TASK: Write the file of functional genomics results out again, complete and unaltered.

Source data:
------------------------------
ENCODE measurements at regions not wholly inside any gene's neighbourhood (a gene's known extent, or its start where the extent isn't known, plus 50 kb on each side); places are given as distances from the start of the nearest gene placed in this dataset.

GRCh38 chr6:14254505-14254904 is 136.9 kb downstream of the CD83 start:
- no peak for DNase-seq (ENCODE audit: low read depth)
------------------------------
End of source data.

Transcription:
ENCODE measurements at regions not wholly inside any gene's neighbourhood (a gene's known extent, or its start where the extent isn't known, plus 50 kb on each side); places are given as distances from the start of the nearest gene placed in this dataset.

GRCh38 chr6:14254505-14254904 is 136.9 kb downstream of the CD83 start:
- no peak for DNase-seq (ENCODE audit: low read depth)